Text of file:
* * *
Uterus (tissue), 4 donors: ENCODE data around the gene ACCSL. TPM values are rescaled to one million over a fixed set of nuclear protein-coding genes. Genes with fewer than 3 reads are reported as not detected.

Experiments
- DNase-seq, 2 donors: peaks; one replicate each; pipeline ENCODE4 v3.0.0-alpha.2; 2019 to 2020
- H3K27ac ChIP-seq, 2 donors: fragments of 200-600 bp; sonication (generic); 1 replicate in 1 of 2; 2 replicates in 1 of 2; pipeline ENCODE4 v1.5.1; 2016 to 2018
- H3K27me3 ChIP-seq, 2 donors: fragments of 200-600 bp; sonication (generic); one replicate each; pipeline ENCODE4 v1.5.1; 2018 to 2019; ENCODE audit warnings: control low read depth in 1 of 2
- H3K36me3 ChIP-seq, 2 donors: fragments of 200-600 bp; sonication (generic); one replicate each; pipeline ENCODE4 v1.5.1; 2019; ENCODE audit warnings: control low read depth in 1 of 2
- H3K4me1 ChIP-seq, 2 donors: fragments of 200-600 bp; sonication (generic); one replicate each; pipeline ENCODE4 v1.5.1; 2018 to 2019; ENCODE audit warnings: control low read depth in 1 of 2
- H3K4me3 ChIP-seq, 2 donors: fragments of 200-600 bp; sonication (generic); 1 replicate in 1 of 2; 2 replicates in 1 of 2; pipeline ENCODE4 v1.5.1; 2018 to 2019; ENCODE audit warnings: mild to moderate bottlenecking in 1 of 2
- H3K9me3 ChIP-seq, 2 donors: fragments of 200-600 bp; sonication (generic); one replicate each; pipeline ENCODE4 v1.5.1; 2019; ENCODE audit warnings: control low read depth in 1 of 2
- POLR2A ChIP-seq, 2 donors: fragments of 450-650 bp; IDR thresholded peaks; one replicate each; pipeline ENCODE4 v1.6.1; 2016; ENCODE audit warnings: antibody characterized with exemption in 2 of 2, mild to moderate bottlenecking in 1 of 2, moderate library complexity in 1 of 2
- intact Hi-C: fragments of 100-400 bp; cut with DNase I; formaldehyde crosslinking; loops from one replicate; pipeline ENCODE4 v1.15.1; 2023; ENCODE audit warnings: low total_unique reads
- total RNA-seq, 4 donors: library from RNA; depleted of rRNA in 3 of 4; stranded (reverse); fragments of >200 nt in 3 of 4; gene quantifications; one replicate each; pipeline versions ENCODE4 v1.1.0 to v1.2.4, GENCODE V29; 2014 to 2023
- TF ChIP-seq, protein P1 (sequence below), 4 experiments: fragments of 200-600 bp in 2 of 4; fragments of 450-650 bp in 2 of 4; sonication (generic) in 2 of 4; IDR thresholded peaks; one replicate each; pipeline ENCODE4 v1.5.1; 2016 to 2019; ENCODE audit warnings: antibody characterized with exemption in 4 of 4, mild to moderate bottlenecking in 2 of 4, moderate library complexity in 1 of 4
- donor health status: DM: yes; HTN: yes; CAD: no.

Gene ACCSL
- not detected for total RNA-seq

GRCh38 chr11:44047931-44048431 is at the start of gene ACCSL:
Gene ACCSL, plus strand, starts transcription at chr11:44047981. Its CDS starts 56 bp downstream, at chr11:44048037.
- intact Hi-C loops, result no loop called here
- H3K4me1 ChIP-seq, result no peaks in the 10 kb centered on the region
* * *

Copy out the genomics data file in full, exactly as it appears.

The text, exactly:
Uterus (tissue), 4 donors: ENCODE data around the gene ACCSL. TPM values are rescaled to one million over a fixed set of nuclear protein-coding genes. Genes with fewer than 3 reads are reported as not detected.

Experiments
- DNase-seq, 2 donors: peaks; one replicate each; pipeline ENCODE4 v3.0.0-alpha.2; 2019 to 2020
- H3K27ac ChIP-seq, 2 donors: fragments of 200-600 bp; sonication (generic); 1 replicate in 1 of 2; 2 replicates in 1 of 2; pipeline ENCODE4 v1.5.1; 2016 to 2018
- H3K27me3 ChIP-seq, 2 donors: fragments of 200-600 bp; sonication (generic); one replicate each; pipeline ENCODE4 v1.5.1; 2018 to 2019; ENCODE audit warnings: control low read depth in 1 of 2
- H3K36me3 ChIP-seq, 2 donors: fragments of 200-600 bp; sonication (generic); one replicate each; pipeline ENCODE4 v1.5.1; 2019; ENCODE audit warnings: control low read depth in 1 of 2
- H3K4me1 ChIP-seq, 2 donors: fragments of 200-600 bp; sonication (generic); one replicate each; pipeline ENCODE4 v1.5.1; 2018 to 2019; ENCODE audit warnings: control low read depth in 1 of 2
- H3K4me3 ChIP-seq, 2 donors: fragments of 200-600 bp; sonication (generic); 1 replicate in 1 of 2; 2 replicates in 1 of 2; pipeline ENCODE4 v1.5.1; 2018 to 2019; ENCODE audit warnings: mild to moderate bottlenecking in 1 of 2
- H3K9me3 ChIP-seq, 2 donors: fragments of 200-600 bp; sonication (generic); one replicate each; pipeline ENCODE4 v1.5.1; 2019; ENCODE audit warnings: control low read depth in 1 of 2
- POLR2A ChIP-seq, 2 donors: fragments of 450-650 bp; IDR thresholded peaks; one replicate each; pipeline ENCODE4 v1.6.1; 2016; ENCODE audit warnings: antibody characterized with exemption in 2 of 2, mild to moderate bottlenecking in 1 of 2, moderate library complexity in 1 of 2
- intact Hi-C: fragments of 100-400 bp; cut with DNase I; formaldehyde crosslinking; loops from one replicate; pipeline ENCODE4 v1.15.1; 2023; ENCODE audit warnings: low total_unique reads
- total RNA-seq, 4 donors: library from RNA; depleted of rRNA in 3 of 4; stranded (reverse); fragments of >200 nt in 3 of 4; gene quantifications; one replicate each; pipeline versions ENCODE4 v1.1.0 to v1.2.4, GENCODE V29; 2014 to 2023
- TF ChIP-seq, protein P1 (sequence below), 4 experiments: fragments of 200-600 bp in 2 of 4; fragments of 450-650 bp in 2 of 4; sonication (generic) in 2 of 4; IDR thresholded peaks; one replicate each; pipeline ENCODE4 v1.5.1; 2016 to 2019; ENCODE audit warnings: antibody characterized with exemption in 4 of 4, mild to moderate bottlenecking in 2 of 4, moderate library complexity in 1 of 4
- donor health status: DM: yes; HTN: yes; CAD: no.

Gene ACCSL
- not detected for total RNA-seq

GRCh38 chr11:44047931-44048431 is at the start of gene ACCSL:
Gene ACCSL, plus strand, starts transcription at chr11:44047981. Its CDS starts 56 bp downstream, at chr11:44048037.
- intact Hi-C loops, result no loop called here
- H3K4me1 ChIP-seq, result no peaks in the 10 kb centered on the region